Harvard’s Verdine Blazing Trail for Scientific Entrepreneurs
(Page 2 of 3)
to be an equal co-investor with Third Rock. Both Third Rock and Elias said ‘we’ll only do it if you run the science of the company.’ That I could do without violating my employment contract at Harvard. I could run the science at the company, because it wasn’t all-consuming.
Imagine now that we got a year and a couple months into the life of the company, and the prospect is to bring on board a CEO. As we began interviewing people and looking at people, I realized it still felt too early to bring on board a CEO. The company was still vulnerable in a sense. The company was started on a hypothesis that you could search through bacterial genomes and find novel natural products, and get ahold of them, and test them. That was the hypothesis. It seemed reasonable. But that’s a lot different from actually playing it out, and putting all the pieces together. Can you take quiescent genes and turn them on? We’ll see. It still felt to me, that in the Third Rock model, Alexis Borisy was running the company with me. We had a fantastic partnership. But he’s a partner at Third Rock, and he eventually has to go back to being a partner at Third Rock. So I looked at it, and thought the risk to the company, No. 1, was unacceptably high. I had put so much into it, and it just so happened that I knew I had a sabbatical coming up. I knew I could take a year, at least, and yet, Third Rock and Elias, in order for me to take the CEO job, they wanted—understandably—a commitment of longer than a year. The complication is that no mechanism exists at Harvard, right now, to take a leave of absence of longer than one year.
The exception to that reflects a value judgment that I don’t really accept. It’s that if you go into government, you can take a longer leave of absence.
X: So even though you can’t officially take a leave of more than one year, if you go to government for, say, a four-year administration, you can come back?
GV: You are specifically excluded, that’s a specific thing in which you can take a longer leave of absence.
Obviously, [former Harvard president] Larry Summers exercised that option. The thing about that is, basically what I’m doing is taking a leave of absence to do something which is going to advance the health and well-being of human patients, suffering from disease. How could it be that a job in government would be valued as being more important, or more deserving of an exclusion from a leave, than doing something that will advance health and well-being. That is our core mission.
X: You envision this as being a three or four-year commitment?
GV: It’s probably a three-year commitment. There does exist a way to do it. Not to inflame Harvard or anyone else, but there’s a pathway I’ve created, and that is to give up tenure. It’s to be a ‘professor of the practice.’ It’s not a tenured appointment, it’s a five-year appointment.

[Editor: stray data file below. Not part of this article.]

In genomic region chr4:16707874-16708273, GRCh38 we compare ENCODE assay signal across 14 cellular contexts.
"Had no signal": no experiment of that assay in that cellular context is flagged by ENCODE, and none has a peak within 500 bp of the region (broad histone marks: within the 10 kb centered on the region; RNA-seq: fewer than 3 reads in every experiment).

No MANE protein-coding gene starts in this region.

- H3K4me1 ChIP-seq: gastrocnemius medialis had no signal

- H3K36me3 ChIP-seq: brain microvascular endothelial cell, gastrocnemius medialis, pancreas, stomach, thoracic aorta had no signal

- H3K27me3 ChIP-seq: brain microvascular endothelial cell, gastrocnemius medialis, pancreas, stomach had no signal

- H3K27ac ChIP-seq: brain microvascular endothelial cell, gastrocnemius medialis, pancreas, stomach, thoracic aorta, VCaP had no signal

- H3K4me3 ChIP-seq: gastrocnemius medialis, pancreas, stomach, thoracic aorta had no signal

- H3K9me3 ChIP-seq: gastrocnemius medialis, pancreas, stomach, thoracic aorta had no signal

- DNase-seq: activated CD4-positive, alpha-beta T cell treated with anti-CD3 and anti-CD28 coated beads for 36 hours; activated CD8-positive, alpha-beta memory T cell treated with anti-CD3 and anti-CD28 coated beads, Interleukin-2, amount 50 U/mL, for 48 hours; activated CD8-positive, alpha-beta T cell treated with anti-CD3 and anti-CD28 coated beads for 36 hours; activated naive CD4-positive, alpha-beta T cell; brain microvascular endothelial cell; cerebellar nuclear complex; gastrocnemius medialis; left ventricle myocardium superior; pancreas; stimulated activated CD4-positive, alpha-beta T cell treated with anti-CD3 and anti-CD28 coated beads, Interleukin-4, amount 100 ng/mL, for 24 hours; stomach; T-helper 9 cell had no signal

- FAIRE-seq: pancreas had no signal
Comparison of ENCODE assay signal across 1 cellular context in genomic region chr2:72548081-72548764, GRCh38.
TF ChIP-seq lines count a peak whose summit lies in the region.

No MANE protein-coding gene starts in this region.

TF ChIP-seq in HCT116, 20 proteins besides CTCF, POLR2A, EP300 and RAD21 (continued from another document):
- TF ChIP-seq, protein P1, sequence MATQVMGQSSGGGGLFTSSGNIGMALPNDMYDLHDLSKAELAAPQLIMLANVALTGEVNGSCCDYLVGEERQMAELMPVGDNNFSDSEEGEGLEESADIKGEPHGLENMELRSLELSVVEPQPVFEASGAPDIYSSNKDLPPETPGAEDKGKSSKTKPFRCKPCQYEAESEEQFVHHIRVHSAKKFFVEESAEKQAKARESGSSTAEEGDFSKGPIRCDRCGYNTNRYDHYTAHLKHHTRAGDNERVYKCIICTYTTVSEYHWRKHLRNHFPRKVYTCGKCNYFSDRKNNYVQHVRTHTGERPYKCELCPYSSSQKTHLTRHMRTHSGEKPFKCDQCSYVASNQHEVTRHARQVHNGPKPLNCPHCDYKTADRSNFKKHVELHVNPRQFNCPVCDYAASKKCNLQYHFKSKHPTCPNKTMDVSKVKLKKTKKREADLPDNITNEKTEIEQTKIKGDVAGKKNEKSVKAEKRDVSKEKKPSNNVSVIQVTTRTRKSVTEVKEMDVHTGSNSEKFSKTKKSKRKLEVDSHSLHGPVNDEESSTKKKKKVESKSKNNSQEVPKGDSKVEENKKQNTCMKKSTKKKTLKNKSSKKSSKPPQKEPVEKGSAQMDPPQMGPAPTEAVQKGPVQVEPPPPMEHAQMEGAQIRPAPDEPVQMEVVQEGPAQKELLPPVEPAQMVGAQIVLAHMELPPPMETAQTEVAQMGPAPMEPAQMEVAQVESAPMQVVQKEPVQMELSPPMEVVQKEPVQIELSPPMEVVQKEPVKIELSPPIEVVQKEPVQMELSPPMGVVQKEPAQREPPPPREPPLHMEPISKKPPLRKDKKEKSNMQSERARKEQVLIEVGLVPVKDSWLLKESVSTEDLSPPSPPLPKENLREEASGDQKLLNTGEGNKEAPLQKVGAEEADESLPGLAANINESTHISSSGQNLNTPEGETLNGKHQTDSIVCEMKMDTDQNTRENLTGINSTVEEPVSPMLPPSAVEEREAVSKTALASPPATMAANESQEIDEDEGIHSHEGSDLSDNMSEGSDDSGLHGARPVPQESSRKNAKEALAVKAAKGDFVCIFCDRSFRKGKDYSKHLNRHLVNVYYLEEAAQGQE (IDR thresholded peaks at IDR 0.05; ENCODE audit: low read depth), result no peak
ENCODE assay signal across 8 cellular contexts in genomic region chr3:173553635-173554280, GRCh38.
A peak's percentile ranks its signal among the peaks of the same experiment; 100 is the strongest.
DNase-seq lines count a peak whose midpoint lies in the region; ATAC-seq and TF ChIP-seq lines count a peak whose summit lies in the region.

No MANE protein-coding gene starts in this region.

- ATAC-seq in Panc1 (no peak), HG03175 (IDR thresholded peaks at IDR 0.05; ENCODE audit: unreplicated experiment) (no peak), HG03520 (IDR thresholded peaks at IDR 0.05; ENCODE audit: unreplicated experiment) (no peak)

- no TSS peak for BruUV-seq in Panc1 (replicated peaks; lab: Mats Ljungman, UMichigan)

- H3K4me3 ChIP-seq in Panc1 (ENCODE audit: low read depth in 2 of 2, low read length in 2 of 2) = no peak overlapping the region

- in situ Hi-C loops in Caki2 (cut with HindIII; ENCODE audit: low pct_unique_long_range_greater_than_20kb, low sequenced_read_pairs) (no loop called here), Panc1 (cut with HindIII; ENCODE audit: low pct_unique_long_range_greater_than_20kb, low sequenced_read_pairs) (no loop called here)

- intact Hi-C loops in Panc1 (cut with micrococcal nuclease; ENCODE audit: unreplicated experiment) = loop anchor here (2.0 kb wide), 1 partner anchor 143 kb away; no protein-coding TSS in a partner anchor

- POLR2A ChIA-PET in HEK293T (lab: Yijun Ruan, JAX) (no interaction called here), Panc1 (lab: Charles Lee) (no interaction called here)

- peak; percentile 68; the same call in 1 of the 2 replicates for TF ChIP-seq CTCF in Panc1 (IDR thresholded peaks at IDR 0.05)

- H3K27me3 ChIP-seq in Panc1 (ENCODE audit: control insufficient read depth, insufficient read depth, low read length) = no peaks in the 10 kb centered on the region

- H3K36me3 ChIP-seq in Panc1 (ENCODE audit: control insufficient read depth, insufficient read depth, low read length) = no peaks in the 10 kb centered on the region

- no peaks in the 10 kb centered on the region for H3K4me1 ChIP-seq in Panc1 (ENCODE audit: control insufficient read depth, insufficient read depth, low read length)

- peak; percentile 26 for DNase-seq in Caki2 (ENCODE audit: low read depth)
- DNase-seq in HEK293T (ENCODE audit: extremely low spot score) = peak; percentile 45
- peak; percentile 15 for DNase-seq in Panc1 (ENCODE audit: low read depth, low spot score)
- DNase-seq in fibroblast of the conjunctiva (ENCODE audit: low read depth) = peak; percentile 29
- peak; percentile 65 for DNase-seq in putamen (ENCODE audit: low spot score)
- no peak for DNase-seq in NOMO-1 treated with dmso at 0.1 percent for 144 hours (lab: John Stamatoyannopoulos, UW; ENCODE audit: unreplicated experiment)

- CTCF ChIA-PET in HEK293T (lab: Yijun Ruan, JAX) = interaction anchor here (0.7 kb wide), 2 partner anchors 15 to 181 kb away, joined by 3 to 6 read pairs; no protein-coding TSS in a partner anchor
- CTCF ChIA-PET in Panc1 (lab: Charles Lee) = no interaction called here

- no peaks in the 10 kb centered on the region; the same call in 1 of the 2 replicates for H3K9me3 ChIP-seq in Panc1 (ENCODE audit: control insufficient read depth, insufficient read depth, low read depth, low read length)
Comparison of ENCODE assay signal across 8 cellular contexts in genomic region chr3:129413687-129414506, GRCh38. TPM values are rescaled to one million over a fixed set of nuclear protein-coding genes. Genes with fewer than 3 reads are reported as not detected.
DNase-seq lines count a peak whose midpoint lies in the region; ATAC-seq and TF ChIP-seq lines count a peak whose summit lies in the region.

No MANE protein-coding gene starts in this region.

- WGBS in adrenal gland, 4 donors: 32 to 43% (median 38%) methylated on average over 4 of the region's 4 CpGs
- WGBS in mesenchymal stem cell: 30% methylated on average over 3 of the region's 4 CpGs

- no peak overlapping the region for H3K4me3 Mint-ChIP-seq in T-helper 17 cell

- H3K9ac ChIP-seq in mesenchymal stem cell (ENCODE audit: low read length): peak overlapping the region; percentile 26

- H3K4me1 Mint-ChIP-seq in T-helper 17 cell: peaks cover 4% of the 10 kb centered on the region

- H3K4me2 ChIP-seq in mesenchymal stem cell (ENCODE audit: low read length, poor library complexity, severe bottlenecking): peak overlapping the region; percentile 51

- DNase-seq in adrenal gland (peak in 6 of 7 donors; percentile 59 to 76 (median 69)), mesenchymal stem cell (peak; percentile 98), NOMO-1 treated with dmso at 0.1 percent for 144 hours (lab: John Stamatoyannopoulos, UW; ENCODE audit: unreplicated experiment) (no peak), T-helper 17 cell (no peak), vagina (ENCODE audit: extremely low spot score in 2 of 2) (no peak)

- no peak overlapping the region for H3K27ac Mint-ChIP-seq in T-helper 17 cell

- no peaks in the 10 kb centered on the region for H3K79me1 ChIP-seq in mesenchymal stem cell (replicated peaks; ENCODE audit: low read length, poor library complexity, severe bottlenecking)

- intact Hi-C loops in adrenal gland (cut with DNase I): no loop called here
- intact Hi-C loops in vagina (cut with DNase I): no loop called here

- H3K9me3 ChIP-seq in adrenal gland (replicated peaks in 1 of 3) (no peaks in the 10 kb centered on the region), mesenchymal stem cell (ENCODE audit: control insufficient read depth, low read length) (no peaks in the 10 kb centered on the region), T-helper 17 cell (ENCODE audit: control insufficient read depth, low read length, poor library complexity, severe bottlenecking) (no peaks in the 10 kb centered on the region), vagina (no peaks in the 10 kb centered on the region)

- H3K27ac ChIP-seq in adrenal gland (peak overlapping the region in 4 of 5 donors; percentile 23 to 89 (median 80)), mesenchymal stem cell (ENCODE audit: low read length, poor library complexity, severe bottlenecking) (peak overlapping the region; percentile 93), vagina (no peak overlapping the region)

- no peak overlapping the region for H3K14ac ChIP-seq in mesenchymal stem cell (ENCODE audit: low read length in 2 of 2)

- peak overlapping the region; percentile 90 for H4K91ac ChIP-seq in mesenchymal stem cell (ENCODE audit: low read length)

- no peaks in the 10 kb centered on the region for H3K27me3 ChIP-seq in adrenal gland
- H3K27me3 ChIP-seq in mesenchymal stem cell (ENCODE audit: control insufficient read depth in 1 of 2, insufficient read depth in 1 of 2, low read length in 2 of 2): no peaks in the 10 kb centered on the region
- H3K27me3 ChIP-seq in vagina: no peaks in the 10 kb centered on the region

X: It’s like a five-year contract. And it’s renewable, right?
GV: Yes, it’s like a five-year contract, and it’s renewable. Basically, that allows me to keep some kind of small lab there. I still have a lab of 15 people there. The thing is, I don’t travel. I’m here in Cambridge. I probably see my colleagues in my lab more than most people who travel extensively, giving talks at meetings around the world. I don’t do any of that, because I’m running this company. I need to be here in Cambridge all the time.
X: So are you on a three-year sabbatical?
GV: No, actually I’m on a 1-year sabbatical. At the end of the 1-year sabbatical, under current Harvard regulations, I must return to Harvard. So I can’t really return to being a full-time professor at Harvard and be a full-time CEO at Warp Drive also.
X: But you plan to return in this contract-type of position?
GV: I have to change my position to “professor in the practice.”
X: And that will enable you to continue to run this lab with 15 people, continue to secure NIH grants, other sources of funding, while spending 60 hours a week or whatever still working on this company?
GV: It removes me from the residency requirement. What it says is that your obligation is obviously to manage your lab, and teach a particular course. That’s basically you being a good citizen. If you’re a ‘good citizen’ you’ll also do some administrative things in the department to which you’re appointed. I’ve always been very proud of being a ‘good departmental citizen’. That’s the way it’s different from being like someone who is a lecturer. A professor in the practice is still really part of the community, but you’re not tenured.
X: So you’re creating a new kind of pathway for scientific entrepreneurship at Harvard?
GV: That’s the goal. I’m working on it together with the provost and the dean. No one’s ever done this before. This leave restriction is so draconian. The only people who have done what I’m doing have gone off into government service. I believe I shouldn’t have to give up tenure, there should be an exclusion also for patient service.
X: I suppose part of the rationale was ‘Gee, if these people go off into government service, become the Secretary of State or whatever, they come back with all this fantastic real-world experience, and it will make him or her a better faculty member.’ And then they come back, right. You can probably make the same argument, right?
GV: I think that’s true. Furthermore, our students at Harvard are passionate about what’s going on the real world. We have an obligation to teach them about what’s going on in the real world. I think this kind of experience I’m doing here, which is to understand ‘how is academic science, and running it, different from science in business?’ Students often ask me … Next Page »